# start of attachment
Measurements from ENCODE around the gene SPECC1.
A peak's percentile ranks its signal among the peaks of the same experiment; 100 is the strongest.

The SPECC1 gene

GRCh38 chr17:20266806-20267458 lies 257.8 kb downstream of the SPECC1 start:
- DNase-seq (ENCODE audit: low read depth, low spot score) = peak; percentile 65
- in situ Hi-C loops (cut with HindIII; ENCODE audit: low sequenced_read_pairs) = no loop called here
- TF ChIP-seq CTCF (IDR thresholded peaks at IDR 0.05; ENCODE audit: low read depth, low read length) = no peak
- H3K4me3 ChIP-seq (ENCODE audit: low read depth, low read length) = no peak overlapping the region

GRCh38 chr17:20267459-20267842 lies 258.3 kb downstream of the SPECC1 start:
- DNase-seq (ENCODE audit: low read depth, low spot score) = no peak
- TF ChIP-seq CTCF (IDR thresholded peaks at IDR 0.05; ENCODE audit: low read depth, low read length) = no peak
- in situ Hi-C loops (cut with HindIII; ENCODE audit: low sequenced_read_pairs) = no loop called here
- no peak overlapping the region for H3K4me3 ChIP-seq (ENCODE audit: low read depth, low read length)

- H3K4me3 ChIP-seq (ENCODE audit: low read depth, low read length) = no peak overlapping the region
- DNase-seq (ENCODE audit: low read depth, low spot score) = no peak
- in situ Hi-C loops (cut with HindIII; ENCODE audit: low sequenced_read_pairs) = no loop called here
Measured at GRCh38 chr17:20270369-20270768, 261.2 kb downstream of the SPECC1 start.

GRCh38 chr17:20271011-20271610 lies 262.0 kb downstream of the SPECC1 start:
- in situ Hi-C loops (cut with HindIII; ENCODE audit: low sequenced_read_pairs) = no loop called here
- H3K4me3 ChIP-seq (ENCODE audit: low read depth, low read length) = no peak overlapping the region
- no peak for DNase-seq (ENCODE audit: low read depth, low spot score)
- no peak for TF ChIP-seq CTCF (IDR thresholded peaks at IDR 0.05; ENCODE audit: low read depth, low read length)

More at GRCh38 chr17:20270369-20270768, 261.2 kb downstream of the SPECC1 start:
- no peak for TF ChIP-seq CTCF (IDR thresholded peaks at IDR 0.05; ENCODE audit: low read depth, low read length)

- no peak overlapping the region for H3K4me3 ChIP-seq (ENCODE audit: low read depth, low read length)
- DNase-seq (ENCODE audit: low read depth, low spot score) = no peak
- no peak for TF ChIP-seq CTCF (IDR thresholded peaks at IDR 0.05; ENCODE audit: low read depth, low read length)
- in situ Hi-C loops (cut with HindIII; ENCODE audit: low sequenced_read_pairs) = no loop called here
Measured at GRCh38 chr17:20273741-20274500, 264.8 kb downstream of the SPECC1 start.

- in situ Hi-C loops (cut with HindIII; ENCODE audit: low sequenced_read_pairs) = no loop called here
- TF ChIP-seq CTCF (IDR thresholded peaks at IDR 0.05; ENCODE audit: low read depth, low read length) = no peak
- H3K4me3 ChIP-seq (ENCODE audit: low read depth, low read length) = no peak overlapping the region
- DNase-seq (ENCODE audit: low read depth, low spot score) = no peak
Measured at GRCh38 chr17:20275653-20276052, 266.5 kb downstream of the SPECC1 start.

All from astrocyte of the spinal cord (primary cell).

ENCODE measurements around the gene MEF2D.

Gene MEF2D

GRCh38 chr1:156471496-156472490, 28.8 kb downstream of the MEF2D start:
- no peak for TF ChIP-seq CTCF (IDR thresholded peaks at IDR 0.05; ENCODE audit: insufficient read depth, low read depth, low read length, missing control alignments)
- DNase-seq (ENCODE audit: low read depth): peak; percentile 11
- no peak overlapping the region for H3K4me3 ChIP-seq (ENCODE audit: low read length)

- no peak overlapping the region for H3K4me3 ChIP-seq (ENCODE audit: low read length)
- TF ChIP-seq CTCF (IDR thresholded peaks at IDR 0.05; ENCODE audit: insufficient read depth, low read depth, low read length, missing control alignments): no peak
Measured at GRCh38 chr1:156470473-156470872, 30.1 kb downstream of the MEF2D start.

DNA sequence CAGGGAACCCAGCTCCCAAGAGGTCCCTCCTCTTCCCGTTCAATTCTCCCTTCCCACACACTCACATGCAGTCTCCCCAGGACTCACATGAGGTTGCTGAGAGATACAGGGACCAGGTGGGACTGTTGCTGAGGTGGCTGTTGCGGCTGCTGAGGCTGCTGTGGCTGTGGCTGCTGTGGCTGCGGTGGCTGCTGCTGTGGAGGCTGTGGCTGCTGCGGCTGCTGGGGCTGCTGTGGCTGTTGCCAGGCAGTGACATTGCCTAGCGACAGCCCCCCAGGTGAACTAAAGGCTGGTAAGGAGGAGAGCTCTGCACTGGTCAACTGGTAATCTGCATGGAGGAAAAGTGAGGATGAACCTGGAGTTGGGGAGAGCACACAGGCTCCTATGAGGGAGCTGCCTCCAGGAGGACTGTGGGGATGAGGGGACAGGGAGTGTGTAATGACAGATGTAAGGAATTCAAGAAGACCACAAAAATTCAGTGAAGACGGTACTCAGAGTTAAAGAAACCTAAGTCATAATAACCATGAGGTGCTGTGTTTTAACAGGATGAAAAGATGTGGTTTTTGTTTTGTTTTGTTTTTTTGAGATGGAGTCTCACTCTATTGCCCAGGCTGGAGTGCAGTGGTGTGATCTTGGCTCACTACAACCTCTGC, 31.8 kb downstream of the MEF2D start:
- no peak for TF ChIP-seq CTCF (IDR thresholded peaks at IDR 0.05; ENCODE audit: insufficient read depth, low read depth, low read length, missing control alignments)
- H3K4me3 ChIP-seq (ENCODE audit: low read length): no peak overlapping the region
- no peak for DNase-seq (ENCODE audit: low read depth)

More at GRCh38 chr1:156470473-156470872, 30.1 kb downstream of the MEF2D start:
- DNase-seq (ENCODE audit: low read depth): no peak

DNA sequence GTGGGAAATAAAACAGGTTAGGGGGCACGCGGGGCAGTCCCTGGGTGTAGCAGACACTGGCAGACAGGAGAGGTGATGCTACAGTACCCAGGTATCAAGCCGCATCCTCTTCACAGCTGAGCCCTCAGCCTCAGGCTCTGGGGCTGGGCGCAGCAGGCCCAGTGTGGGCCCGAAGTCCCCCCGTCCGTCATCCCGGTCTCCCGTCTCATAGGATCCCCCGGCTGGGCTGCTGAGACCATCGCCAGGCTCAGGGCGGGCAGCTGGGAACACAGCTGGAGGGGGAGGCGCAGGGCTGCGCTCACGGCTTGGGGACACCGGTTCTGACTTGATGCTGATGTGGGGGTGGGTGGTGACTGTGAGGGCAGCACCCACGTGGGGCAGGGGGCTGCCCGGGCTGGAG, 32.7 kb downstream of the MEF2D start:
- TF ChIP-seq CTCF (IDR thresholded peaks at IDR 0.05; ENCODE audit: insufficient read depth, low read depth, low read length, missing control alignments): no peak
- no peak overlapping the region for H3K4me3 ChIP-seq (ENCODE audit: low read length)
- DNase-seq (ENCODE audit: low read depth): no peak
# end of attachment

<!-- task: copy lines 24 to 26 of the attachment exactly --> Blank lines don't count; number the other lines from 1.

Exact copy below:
- no peak for TF ChIP-seq CTCF (IDR thresholded peaks at IDR 0.05; ENCODE audit: low read depth, low read length)

- no peak overlapping the region for H3K4me3 ChIP-seq (ENCODE audit: low read depth, low read length)
- DNase-seq (ENCODE audit: low read depth, low spot score) = no peak